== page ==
In This Article Expand or collapse the "in this article" section Edward Sapir

  • Introduction
  • The Essential Sapir
  • The Collected Works of Edward Sapir Project
  • Biography and Background
  • American Linguistics, American Anthropology, and Sapir
  • Time Perspective in Aboriginal American Culture: The Meeting of Linguistics and Ethnology
  • Linguistic Relativity and the Sapir-Whorf Hypothesis
  • Psychology and Culture
  • Culture and Personality
  • Phonemics
  • Work with Ishi, the “Last Yahi”
  • Correspondence
  • Sapir and His Circle
  • Sapir the Humanist
  • Appraisals and Legacies
  • Miscellaneous

Linguistics Edward Sapir
by
James Stanlaw
  • LAST MODIFIED: 11 January 2024
  • DOI: 10.1093/obo/9780199772810-0318

Introduction

Edward Sapir (b. 1884–d. 1939) is one of the most important figures in the history of American linguistics and anthropology before the Second World War. Both disciplines would likely be drastically different today had Sapir’s influence not been felt. He was recognized by his contemporaries as the finest Americanist (specialist on the languages of Native America) of his day. His investigations of Takelma, Paiute, Yana, and Wishram are definitive, and his work on other Native American languages—from Athabaskan to Uto-Aztecan—really have not been superseded. His work on phonetic transcription, and theoretical and practical phonemics, was seminal. His curiosity and wide-ranging explorations touched on almost all aspects of linguistics, and some of his ideas were quite prescient. For example, Sapir’s work on sound symbolism—largely neglected at the time (1929)—has recently received renewed attention. Sapir is also thought by anthropologists to be one of the discipline’s most original and profound theorists: He did groundbreaking work on culture and personality studies, cultural psychology, and the relationship between the individual and culture. He continues to be widely read. Together with Franz Boas—often said to be the father of American anthropology, and who instigated the field at the turn of the 20th century—Sapir insured that linguistics—especially how language relates to culture and thought—would be one of the new discipline’s four primary subfields. Indeed, debates on “linguistic relativity,” or the so-called Sapir-Whorf Hypothesis—the degrees and ways language may affect thought, experience, or perception—even today occupy the professional time of many in linguistics, anthropology, psychology, philosophy, and cognitive science. These issues are often contentious, and even have made their appearance in popular culture. Sapir was president of both the Linguistic Society of America (1933) and the American Anthropological Association (1938), an obvious indication of his stature in both fields.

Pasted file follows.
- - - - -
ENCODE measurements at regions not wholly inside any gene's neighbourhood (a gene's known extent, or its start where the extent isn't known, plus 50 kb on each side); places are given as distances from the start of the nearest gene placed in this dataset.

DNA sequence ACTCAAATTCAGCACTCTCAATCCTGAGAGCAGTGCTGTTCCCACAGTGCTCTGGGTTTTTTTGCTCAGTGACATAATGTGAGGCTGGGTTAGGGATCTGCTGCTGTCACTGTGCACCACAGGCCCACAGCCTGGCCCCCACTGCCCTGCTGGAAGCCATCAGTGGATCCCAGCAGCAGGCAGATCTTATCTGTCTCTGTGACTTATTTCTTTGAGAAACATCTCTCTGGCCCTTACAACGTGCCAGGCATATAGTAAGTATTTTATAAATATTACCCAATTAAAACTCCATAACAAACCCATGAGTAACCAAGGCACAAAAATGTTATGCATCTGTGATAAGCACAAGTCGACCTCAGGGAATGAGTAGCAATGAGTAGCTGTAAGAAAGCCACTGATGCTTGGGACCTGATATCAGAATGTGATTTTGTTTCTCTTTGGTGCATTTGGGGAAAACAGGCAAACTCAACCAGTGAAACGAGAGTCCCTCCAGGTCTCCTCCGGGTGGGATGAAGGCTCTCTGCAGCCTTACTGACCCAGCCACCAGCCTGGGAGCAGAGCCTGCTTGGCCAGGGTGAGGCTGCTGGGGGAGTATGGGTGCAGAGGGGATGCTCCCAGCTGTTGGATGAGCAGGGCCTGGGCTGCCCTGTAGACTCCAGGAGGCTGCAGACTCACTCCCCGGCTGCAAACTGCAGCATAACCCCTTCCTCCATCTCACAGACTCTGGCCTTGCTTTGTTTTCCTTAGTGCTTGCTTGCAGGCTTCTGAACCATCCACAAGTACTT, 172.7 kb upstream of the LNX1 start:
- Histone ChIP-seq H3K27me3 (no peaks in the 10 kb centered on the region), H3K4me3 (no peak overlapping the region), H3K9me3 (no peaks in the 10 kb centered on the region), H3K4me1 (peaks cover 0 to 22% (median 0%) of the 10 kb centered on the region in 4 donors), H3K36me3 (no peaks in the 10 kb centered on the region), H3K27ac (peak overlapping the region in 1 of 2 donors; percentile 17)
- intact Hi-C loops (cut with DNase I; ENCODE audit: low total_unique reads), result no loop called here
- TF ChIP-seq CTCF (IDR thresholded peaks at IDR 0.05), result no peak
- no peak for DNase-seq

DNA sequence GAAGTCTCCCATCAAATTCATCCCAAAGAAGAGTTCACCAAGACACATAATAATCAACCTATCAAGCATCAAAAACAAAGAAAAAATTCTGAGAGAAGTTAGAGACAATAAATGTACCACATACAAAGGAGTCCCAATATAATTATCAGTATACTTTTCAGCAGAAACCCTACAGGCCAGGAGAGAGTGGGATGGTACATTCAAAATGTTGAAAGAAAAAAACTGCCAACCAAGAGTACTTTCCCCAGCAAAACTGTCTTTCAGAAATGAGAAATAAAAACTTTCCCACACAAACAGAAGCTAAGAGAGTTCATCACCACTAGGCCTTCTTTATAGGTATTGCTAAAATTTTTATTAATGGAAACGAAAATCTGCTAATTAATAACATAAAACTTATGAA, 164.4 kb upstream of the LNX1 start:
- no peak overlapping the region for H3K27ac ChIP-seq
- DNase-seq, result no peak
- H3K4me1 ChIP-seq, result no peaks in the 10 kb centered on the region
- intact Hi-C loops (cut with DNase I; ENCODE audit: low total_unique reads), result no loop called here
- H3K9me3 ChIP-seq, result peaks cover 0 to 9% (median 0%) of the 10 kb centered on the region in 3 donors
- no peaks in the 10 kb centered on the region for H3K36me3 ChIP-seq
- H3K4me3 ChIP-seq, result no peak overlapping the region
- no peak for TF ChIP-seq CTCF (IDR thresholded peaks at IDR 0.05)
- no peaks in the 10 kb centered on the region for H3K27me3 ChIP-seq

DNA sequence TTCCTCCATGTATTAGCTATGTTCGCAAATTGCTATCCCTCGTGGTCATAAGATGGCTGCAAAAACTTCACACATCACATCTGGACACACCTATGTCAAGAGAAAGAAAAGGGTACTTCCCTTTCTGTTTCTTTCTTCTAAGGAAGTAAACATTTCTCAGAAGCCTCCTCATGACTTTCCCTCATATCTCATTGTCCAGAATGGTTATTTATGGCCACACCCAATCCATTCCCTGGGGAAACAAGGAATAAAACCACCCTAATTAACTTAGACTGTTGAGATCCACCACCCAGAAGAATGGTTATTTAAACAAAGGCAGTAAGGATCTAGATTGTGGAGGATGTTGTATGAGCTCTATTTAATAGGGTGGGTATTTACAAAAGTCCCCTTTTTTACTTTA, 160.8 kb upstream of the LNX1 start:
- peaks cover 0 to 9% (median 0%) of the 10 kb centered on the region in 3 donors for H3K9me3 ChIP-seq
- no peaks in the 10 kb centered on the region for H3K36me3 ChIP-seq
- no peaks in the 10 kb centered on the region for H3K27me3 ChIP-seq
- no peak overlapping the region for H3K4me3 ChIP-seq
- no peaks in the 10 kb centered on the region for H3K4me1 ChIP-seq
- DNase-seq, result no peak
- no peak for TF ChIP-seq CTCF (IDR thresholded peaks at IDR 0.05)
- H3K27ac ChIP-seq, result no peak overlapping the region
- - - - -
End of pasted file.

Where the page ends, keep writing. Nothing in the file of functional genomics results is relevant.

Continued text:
The Essential Sapir

To date, there has been no book-length secondary work on Sapir’s linguistics, anthropology, or psychology. Nonetheless, we are fortunate to have a good edited compilation of Sapir’s key articles in the form of Mandelbaum 1985. Also of interest is a contemporary review of this collection, Harris 1951. Darnell 2010 (cited under Biography and Background) is an excellent, perhaps definitive, intellectual biography, and Sapir 2004 is an approachable book written by Sapir himself for a popular audience. Dinneen 1995 gives a brief introductory overview of Sapir’s technical style.

  • Dinneen, Francis. 1995. Edward Sapir. In General linguistics. By Francis Dinneen, 259–284. Washington, DC: Georgetown Univ. Press.

    Gives a quick introductory summary of what Sapir was doing when he was engaged in formal linguistic analysis.

  • Harris, Zellig. 1951. Review of Selected writings of Edward Sapir in language, culture, and personality. Language 27.3: 288–333.

    DOI: 10.2307/409757

    A lengthy and technical review of the Selected Writings collection by one of the most important figures in American structural linguistics in the 1950s (and a teacher of Noam Chomsky). Though coming at things from a rather different angle than Sapir, Harris is nonetheless quite positive, saying things like Sapir’s writing was “often an artistic expression” (p. 330).

  • Mandelbaum, David, ed. 1985. Selected writings of Edward Sapir in language, culture, and personality. Rev. ed. Berkeley: Univ. of California Press.

    First edition published 1949. Since then, it has been reprinted in paperback and is still readily available. For several generations of students, this was their main introduction to Sapir’s work, and this book does actually contains many classic pieces. Key articles here include: “The Psychological Reality of Phonemes,” “Time Perspective in Aboriginal American Culture,” and “The Unconscious Patterning of Behavior in Society” (some of these are discussed further under The Collected Works of Edward Sapir Project). Included is a complete bibliography of Sapir’s published writings.

  • Sapir, Edward. 2004. Language: An introduction to the study of speech. New York: Dover.

    Originally published in 1921 and reprinted by Harcourt Brace and World in 1949. In the 1960s it was reissued in paperback in several editions and has never gone out of print since—for good reason. This is exemplar Sapir: concise, erudite, and witty, showing Sapir’s breadth and depth, and his almost limitless knowledge of languages.

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